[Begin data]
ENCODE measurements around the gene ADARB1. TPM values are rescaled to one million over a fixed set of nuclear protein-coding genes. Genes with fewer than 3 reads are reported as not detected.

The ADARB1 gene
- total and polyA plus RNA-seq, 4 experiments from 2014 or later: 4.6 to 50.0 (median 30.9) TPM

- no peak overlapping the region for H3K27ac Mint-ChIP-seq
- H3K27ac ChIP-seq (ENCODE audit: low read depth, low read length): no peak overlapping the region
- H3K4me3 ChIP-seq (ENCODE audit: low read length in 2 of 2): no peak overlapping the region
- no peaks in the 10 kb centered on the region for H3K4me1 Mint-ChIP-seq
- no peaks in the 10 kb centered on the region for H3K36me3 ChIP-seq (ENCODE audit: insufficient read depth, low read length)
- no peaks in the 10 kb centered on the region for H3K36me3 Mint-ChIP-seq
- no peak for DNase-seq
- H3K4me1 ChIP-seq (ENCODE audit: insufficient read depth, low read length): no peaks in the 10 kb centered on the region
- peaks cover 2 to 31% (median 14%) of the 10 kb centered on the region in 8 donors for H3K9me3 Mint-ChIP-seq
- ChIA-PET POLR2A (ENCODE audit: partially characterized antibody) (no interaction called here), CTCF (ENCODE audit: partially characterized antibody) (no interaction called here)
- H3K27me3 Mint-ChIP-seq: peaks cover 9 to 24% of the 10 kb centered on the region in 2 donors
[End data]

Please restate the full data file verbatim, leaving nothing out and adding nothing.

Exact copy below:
ENCODE measurements around the gene ADARB1. TPM values are rescaled to one million over a fixed set of nuclear protein-coding genes. Genes with fewer than 3 reads are reported as not detected.

The ADARB1 gene
- total and polyA plus RNA-seq, 4 experiments from 2014 or later: 4.6 to 50.0 (median 30.9) TPM

- no peak overlapping the region for H3K27ac Mint-ChIP-seq
- H3K27ac ChIP-seq (ENCODE audit: low read depth, low read length): no peak overlapping the region
- H3K4me3 ChIP-seq (ENCODE audit: low read length in 2 of 2): no peak overlapping the region
- no peaks in the 10 kb centered on the region for H3K4me1 Mint-ChIP-seq
- no peaks in the 10 kb centered on the region for H3K36me3 ChIP-seq (ENCODE audit: insufficient read depth, low read length)
- no peaks in the 10 kb centered on the region for H3K36me3 Mint-ChIP-seq
- no peak for DNase-seq
- H3K4me1 ChIP-seq (ENCODE audit: insufficient read depth, low read length): no peaks in the 10 kb centered on the region
- peaks cover 2 to 31% (median 14%) of the 10 kb centered on the region in 8 donors for H3K9me3 Mint-ChIP-seq
- ChIA-PET POLR2A (ENCODE audit: partially characterized antibody) (no interaction called here), CTCF (ENCODE audit: partially characterized antibody) (no interaction called here)
- H3K27me3 Mint-ChIP-seq: peaks cover 9 to 24% of the 10 kb centered on the region in 2 donors